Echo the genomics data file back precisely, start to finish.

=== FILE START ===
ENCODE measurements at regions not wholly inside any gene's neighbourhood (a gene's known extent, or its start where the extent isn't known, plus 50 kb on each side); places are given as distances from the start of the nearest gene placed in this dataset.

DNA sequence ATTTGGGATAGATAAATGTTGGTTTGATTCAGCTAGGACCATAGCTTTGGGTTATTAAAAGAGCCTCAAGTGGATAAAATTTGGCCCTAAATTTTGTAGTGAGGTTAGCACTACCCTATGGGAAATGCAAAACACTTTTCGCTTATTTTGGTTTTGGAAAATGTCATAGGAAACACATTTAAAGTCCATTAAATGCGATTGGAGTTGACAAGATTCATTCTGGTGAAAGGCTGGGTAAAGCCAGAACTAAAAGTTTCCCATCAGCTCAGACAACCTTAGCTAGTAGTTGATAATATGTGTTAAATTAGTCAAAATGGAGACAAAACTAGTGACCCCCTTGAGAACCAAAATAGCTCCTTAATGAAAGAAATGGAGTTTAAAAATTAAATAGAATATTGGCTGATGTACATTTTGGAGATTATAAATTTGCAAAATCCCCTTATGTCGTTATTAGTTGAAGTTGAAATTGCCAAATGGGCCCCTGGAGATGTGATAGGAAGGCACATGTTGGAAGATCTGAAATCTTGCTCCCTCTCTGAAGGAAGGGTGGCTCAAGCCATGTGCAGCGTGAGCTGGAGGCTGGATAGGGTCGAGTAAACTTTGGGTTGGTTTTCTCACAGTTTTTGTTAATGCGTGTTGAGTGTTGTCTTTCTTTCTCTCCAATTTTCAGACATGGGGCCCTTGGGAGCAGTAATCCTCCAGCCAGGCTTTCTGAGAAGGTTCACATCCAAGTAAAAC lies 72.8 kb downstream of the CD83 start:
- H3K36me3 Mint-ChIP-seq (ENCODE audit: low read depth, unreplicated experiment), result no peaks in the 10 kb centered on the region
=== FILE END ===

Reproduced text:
ENCODE measurements at regions not wholly inside any gene's neighbourhood (a gene's known extent, or its start where the extent isn't known, plus 50 kb on each side); places are given as distances from the start of the nearest gene placed in this dataset.

DNA sequence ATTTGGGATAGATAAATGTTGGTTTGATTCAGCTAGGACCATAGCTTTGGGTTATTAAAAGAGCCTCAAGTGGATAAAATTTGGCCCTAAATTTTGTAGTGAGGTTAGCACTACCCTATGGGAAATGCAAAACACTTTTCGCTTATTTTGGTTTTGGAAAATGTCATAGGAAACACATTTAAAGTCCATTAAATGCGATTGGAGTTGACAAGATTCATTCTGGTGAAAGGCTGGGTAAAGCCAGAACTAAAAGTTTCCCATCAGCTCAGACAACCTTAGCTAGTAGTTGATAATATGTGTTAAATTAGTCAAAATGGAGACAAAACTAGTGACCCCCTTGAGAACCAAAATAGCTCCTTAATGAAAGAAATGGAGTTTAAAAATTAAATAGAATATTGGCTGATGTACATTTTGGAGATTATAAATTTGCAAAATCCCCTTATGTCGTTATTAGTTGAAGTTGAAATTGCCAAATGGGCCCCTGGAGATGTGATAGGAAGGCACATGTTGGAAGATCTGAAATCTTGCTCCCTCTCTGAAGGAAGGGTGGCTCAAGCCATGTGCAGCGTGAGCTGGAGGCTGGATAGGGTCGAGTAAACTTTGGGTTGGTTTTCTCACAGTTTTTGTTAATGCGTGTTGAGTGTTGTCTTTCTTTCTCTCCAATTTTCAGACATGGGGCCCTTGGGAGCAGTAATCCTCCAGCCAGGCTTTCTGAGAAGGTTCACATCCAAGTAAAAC lies 72.8 kb downstream of the CD83 start:
- H3K36me3 Mint-ChIP-seq (ENCODE audit: low read depth, unreplicated experiment), result no peaks in the 10 kb centered on the region